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Open-Sourcing ClusterFuzz (googleblog.com)
292 points by markoa 10 days ago | hide | past | web | favorite | 83 comments





I work on this. Happy to answer questions if people have any.

How does the decision get made at Google to open source something?

I'm always confused about what gets shut down vs open sourced vs paid product.


Hi there! I work in the Google Open Source Programs Office. Echoing what others have said, it's usually just a matter of an engineer or team deciding it's something they want to do. Other times, it's a strategic choice.

We open sourced our open source policies/docs a while back, so if you're so inclined you can dig deeper there. These two links will be of particular interest: https://opensource.google.com/docs/creating/ and https://opensource.google.com/docs/why/


+1

I can speak a little bit about what motivated us.

We saw from OSS-Fuzz (https://github.com/google/oss-fuzz) that this sort of thing could be widely useful and wanted non-open source code to benefit from making fuzzing easier.


Thanks Josh! Love the meta-open sourcing.

I would guess that it has to do with the usefulness of the project outside of Google. This project could be applied to so many other things (as OSS-Fuzz demonstrates), so open-sourcing it makes perfect sense. It isn’t some kind of classified algorithm, either.

Open sourcing is usually pushed from the bottom. People decide they care about open sourcing their project at they push for it.

Any plans to port this from GCE APIs to something more provider agnostic, like k8s? A lot of us would like to fuzz on on-prem equipment.

We would like to support this use case.

For now, you can actually do the fuzzing on prem while communicating with app engine. We do this for our OS X bots since GCE doesn't offer OS X.


The other possibility for completely on-prem use right now is running it using the dev server: https://google.github.io/clusterfuzz/getting-started/local-i...

Hi, good stuff! I am curious to know why it was primarily written in Python (according to GitHub 83.3%)?

Just generally speaking, code that does orchestration and testing in general is often easier under a dynamic scripted language over something that is built and compiled, even if it winds up as a custom DSL. I think Python is one of the better options here for the broader community support, and tooling.

Aside: I tend to reach for node/js often for similar reasons (despite detractors) mostly because I'm more comfortable with it over Python or Ruby, but also because it's already integrated to most of the build/test environments I'm working on anyway.


Python is great for writing glue code, so I'm not particularly surprised by the language choice.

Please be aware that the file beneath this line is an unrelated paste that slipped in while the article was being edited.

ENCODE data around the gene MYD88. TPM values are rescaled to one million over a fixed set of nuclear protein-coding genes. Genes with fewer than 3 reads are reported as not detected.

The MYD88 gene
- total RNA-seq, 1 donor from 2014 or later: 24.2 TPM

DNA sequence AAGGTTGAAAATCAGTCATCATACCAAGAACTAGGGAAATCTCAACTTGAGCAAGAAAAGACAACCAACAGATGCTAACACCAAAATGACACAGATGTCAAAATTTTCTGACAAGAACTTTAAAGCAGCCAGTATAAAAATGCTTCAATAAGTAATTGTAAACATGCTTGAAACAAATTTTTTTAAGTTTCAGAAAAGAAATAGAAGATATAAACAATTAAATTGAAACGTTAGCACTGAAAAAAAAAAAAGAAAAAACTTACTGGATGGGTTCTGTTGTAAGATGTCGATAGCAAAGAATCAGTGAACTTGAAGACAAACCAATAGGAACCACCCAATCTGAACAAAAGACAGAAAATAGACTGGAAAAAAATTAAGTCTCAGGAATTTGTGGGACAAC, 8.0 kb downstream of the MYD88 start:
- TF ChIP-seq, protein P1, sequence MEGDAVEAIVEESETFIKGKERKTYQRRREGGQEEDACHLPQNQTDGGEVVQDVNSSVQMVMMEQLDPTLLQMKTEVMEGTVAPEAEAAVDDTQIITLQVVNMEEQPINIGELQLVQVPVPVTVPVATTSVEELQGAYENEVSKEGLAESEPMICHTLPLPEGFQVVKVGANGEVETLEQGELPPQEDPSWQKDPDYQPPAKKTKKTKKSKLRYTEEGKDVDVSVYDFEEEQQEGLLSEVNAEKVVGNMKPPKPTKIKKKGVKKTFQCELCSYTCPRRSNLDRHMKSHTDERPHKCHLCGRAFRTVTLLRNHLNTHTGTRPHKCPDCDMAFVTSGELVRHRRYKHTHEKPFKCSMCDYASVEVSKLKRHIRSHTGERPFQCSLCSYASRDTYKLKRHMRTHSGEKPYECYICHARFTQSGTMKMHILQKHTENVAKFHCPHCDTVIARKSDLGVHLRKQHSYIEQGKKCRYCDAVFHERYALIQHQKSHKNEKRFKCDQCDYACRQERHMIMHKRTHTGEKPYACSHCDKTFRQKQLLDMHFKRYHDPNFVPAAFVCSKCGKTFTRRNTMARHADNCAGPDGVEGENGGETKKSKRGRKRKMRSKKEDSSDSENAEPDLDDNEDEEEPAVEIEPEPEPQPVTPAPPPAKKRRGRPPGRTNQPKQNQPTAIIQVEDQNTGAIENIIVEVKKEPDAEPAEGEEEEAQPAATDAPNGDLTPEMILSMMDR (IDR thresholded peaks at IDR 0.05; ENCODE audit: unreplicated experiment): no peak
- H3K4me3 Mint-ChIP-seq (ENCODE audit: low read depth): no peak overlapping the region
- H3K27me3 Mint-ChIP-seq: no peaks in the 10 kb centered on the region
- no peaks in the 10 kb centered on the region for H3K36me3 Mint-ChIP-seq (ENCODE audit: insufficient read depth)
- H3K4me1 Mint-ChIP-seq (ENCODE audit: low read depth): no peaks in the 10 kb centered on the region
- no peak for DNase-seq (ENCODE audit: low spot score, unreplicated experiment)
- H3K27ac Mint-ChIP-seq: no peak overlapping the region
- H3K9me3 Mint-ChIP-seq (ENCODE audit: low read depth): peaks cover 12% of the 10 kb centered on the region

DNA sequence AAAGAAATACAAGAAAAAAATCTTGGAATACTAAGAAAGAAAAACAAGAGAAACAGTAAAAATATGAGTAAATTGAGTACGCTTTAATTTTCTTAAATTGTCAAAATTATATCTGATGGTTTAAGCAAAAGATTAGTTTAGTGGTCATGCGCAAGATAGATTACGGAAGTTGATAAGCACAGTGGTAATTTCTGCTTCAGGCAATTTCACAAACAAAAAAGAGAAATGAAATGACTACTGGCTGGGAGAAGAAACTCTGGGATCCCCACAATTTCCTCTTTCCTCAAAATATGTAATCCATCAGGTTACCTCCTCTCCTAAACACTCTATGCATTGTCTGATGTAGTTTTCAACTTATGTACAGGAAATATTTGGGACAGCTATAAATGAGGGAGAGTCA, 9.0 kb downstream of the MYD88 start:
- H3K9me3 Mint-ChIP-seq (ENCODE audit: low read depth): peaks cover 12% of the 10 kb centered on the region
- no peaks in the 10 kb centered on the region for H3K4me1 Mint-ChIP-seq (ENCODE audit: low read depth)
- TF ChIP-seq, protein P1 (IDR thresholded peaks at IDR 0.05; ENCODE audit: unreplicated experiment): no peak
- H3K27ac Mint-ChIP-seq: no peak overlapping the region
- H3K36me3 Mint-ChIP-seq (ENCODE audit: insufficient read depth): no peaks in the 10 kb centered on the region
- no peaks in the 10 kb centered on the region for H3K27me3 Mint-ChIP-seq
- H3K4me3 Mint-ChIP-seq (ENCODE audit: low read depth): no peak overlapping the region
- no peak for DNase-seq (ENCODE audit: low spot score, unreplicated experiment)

I’m curious why you seem to be surprised? It’s one of the most popular languages (even within Google).

That's one of the main languages at Google. And there are moving towards more Go since a few years.

I am quite ignorant on this subject. I looked briefly through the docs, and still feel a little lost. So before I go too much further, would it be possible to use this for web apps or unity games?

>So before I go too much further, would it be possible to use this for web apps or unity games?

Web apps, almost certainly no.

ClusterFuzz (and fuzzing generally) is most useful for finding bugs in C/C++ code so maybe it could work for unity games? I don't know much about them though.


I thought unity was mostly written in either C# or an EcmaScript flavour?

Unity itself (the engine) is written in C++. Game scripts are written in either C# or UnityScript iirc.

Although the engine is currently written in C++, they are in the process of rewriting parts of it in C#, with help of their HPC# subset and Burst compiler, having some ex-Insomniac Games developers like Mike Acton on the team.

Is this the fuzzing tool that was used to find bugs in Bitcoin? I don't see it in the repository.

I don't think so.

But solidity was recently added to OSS-Fuzz: https://github.com/google/oss-fuzz/tree/master/projects/soli...


Keep up the good work, Johnathan! This is a great feature.

Congrats, Jonathan!

Thanks Tanin!

How does it compare to afl?

It uses AFL.

ClusterFuzz is infrastructure for running fuzzers, so we use it to run AFL, libFuzzer, and other domain specific fuzzers we've written.

Using it to run AFL gives us a lot of nice things over using AFL on someone's desktop (such as crash deduplication, automatic issue filing, fixed testing, regression ranges etc.)


Disclosure: I work on Google Cloud.

I'm super pleased to see this! Abhishek and the cluterfuzz team were one of our initial customers for Preemptible VMs, still are, and make for a great example. Congrats to the team!


I don't want to hijack the thread subject but here are my thoughts on the usefulness of fuzzing of safe languages.

Even in the absence of memory corruption bugs there is a subclass of bugs that can emerge in any general-purpose language, like slowness/hangs, assert failures, panics and excessive resource consumption.

Barring those, you can detect invariant violations, (de)serialization inconsistencies (eg. deserialize(serialize(input)) != input, eg. see [1]), different behavior across multiple libraries whose semantics must be identical (crypto currency implementations are notable in this regard as deviation from the spec or canonical implementation in the execution of scripts or smart contracts can lead to chain splits).

With some effort you can do differential 64 bit/32 bit fuzzing on the same machine, and I've found interesting discrepancies between the interpretation of numeric values in JSON parsers, which makes sense if you think about it (size_t and float have a different size on each architecture, causing the 32 bit parser to truncate values). This might be applicable to every language that does not guarantee type sizes across architectures like Go (not sure?), but I haven't tested that yet.

You can detect path escape/traversal (which is entirely language-agnostic but potentially severe) by asserting that any absolute path that is ever accessed within an app has a legal path, or by fuzzing a path sanitizer specifically.

And so on.